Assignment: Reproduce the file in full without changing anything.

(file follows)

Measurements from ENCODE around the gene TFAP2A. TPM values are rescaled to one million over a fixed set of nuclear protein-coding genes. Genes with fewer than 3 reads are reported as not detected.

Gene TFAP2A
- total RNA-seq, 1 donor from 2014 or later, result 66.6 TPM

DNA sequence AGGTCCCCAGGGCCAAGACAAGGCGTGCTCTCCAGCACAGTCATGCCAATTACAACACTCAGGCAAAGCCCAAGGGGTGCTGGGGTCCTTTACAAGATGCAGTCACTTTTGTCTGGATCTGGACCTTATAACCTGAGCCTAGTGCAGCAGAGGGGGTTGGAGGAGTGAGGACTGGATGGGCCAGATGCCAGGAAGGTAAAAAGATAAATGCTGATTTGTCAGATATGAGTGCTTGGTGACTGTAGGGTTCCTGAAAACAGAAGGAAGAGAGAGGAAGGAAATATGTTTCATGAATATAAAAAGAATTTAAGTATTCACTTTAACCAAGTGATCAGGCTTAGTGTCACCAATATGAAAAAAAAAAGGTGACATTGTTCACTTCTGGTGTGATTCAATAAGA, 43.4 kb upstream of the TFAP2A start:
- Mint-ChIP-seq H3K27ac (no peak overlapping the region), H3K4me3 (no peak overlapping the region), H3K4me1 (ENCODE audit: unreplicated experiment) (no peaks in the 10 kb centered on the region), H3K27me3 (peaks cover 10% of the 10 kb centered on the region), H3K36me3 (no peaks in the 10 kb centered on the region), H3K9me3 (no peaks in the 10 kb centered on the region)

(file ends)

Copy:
Measurements from ENCODE around the gene TFAP2A. TPM values are rescaled to one million over a fixed set of nuclear protein-coding genes. Genes with fewer than 3 reads are reported as not detected.

Gene TFAP2A
- total RNA-seq, 1 donor from 2014 or later, result 66.6 TPM

DNA sequence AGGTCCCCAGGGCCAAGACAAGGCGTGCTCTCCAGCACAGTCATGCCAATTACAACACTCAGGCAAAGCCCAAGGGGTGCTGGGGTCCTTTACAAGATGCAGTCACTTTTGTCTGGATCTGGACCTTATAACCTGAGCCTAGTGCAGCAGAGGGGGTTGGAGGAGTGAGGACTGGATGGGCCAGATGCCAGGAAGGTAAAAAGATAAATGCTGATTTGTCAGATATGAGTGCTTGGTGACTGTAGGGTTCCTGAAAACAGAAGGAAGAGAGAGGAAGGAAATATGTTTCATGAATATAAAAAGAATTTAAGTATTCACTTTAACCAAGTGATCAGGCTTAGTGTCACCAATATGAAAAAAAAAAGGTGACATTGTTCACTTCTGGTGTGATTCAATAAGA, 43.4 kb upstream of the TFAP2A start:
- Mint-ChIP-seq H3K27ac (no peak overlapping the region), H3K4me3 (no peak overlapping the region), H3K4me1 (ENCODE audit: unreplicated experiment) (no peaks in the 10 kb centered on the region), H3K27me3 (peaks cover 10% of the 10 kb centered on the region), H3K36me3 (no peaks in the 10 kb centered on the region), H3K9me3 (no peaks in the 10 kb centered on the region)